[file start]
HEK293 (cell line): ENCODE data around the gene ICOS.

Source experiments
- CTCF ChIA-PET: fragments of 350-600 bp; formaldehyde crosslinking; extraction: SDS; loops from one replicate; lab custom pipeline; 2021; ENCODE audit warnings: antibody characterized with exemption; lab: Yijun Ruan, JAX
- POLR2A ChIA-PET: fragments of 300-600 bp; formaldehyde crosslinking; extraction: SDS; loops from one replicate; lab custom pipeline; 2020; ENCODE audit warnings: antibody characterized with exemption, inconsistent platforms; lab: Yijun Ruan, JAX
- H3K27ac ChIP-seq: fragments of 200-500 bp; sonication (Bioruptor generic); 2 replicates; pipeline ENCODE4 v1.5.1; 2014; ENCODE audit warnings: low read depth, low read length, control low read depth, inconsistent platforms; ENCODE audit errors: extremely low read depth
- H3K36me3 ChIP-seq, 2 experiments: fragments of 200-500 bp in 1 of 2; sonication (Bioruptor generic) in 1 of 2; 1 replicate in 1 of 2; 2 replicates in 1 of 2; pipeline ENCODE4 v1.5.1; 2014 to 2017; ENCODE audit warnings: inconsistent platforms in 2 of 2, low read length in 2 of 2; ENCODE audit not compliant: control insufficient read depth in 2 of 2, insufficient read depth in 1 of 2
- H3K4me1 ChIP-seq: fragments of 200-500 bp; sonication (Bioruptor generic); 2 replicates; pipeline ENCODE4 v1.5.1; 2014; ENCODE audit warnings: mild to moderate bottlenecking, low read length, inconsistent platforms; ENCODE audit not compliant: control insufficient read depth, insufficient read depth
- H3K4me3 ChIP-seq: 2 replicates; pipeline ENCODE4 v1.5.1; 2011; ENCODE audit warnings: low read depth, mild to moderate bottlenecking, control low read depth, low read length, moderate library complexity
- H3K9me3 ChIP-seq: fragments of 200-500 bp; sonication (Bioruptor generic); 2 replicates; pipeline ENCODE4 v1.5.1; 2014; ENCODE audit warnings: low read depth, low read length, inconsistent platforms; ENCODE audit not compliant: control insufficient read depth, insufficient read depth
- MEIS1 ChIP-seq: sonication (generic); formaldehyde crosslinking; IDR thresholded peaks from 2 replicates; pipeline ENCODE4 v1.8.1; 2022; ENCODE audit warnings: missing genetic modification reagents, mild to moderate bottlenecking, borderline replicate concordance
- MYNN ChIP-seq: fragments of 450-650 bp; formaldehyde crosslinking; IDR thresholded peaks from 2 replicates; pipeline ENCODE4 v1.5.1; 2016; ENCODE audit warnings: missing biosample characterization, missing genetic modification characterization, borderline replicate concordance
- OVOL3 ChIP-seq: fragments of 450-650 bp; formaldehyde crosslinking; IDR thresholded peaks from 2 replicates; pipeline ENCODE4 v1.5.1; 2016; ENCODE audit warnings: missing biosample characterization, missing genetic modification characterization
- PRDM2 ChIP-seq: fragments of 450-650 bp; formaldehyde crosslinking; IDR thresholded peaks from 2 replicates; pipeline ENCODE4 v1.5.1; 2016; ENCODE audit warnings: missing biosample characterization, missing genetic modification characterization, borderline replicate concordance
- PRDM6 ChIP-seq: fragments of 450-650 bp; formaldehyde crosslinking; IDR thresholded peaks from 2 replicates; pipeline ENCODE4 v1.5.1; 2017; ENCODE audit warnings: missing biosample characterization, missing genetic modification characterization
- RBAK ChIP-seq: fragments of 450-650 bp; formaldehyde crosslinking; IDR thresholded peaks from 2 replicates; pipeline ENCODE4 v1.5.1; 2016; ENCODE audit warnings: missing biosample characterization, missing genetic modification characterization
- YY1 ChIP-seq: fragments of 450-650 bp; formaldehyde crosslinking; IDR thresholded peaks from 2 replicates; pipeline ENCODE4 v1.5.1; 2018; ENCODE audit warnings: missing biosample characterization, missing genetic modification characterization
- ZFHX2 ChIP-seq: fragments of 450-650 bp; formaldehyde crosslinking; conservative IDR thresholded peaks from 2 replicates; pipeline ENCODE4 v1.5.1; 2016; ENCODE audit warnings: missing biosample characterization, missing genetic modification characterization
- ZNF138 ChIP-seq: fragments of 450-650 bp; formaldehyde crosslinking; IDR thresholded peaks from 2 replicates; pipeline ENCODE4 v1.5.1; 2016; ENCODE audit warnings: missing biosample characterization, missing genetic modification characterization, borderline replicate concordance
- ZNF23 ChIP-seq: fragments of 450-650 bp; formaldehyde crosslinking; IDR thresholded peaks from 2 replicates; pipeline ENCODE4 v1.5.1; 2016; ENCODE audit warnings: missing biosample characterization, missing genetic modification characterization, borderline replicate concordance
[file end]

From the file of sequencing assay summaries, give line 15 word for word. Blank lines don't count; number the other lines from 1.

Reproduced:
- RBAK ChIP-seq: fragments of 450-650 bp; formaldehyde crosslinking; IDR thresholded peaks from 2 replicates; pipeline ENCODE4 v1.5.1; 2016; ENCODE audit warnings: missing biosample characterization, missing genetic modification characterization